Dextromethorphan, commonly known as DXM, is a cough medicine that is available as an over the counter drug in almost all states of the USA, except California where it is not allowed for teens to purchase it. The drug is frequently used for recreational purpose due to its hallucinogenic properties. When taken in normal dosage, DXM is a useful cough medicine that works by triggering the brain to stop the cough reflex. For higher doses in the range of 10 to 50 times of normal dosage, the DXM kicks in and causes dissociative effects similar to that of PCP or ketamine.
The use of DXM as a recreational drug has been increasing greatly in recent times, especially among teenagers. The fact that drugs containing DXM are so easily accessible has made it very easy for anyone to get ahold of them. Higher dose cough tablets such as Coricidin and Walgreenâ€™s Flu BP make easy targets for DXM abuse. These drugs are also cheap compared to other traditional recreational drugs. There is a misconception among its users that they are â€˜saferâ€™ than other drugs available on the streets since they are getting it from a proper drug store. This often leads to cough medicine abuse with people not realizing the great number of physical and psychological risks associated with it.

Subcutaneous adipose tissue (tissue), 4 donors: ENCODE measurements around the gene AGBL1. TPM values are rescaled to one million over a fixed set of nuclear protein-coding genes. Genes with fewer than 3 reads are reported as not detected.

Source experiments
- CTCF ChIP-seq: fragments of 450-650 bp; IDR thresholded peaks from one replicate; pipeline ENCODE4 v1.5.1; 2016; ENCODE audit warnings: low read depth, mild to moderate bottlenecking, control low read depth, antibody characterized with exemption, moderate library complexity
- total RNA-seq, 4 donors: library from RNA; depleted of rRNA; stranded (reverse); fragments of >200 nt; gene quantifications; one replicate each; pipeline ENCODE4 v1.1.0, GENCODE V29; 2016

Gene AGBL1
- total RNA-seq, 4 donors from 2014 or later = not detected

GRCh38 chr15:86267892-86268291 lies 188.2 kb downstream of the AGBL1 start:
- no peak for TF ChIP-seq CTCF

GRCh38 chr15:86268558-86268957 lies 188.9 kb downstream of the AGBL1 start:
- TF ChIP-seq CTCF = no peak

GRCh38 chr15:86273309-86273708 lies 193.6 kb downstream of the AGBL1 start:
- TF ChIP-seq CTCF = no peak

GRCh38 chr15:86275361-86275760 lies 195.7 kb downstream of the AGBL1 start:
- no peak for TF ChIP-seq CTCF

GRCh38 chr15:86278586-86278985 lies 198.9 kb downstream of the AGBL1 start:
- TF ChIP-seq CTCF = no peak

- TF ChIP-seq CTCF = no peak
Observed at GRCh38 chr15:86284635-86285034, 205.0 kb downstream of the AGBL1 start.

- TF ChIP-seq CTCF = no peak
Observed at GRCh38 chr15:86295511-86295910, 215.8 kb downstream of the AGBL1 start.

There are stages or plateaus of intoxication usually described by DXM users. Dextromethorphan stages include the first plateau, which is a feeling similar to being drunk on alcohol. The second plateau comes with incoherent speech and mild hallucinations. The third plateau makes the user unconscious of his or her surroundings along with blurred vision. The fourth and final plateau detaches the user from his existence and causes loss of all sense. Long term abuse of DXM can cause problems similar to other psychedelic drugs. Restlessness, confusion, inability to focus, lack of coordination, depression, anxiety, loss of appetite, irritation and anger are some of the side effects of DXM abuse.